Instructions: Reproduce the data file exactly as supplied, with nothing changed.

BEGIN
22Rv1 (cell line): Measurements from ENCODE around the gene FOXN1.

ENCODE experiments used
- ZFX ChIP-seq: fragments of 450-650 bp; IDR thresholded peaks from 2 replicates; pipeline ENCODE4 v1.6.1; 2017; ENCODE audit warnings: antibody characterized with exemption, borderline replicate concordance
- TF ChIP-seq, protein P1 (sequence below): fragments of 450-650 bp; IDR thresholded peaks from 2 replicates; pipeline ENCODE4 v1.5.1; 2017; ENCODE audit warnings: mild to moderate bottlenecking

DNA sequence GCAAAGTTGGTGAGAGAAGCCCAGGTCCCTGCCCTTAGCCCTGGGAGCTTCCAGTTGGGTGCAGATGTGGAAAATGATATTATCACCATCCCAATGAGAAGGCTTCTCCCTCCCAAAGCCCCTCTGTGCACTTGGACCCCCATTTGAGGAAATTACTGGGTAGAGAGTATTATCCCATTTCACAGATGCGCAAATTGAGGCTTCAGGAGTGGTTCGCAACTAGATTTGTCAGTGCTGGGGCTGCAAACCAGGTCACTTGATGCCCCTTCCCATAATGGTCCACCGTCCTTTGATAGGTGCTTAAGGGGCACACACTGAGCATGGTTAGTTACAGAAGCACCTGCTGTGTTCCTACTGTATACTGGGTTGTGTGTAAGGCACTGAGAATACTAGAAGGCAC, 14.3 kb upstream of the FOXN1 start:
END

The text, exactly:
22Rv1 (cell line): Measurements from ENCODE around the gene FOXN1.

ENCODE experiments used
- ZFX ChIP-seq: fragments of 450-650 bp; IDR thresholded peaks from 2 replicates; pipeline ENCODE4 v1.6.1; 2017; ENCODE audit warnings: antibody characterized with exemption, borderline replicate concordance
- TF ChIP-seq, protein P1 (sequence below): fragments of 450-650 bp; IDR thresholded peaks from 2 replicates; pipeline ENCODE4 v1.5.1; 2017; ENCODE audit warnings: mild to moderate bottlenecking

DNA sequence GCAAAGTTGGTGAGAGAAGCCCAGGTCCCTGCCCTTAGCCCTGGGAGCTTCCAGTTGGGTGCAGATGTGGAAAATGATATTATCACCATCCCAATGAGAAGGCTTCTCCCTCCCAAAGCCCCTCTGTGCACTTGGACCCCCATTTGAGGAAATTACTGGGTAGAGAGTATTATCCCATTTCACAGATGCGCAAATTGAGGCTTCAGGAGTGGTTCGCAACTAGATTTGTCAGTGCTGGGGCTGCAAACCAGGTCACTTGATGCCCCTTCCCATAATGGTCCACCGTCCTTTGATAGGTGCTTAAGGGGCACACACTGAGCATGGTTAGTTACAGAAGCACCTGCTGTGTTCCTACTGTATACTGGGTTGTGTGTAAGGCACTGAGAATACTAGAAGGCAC, 14.3 kb upstream of the FOXN1 start: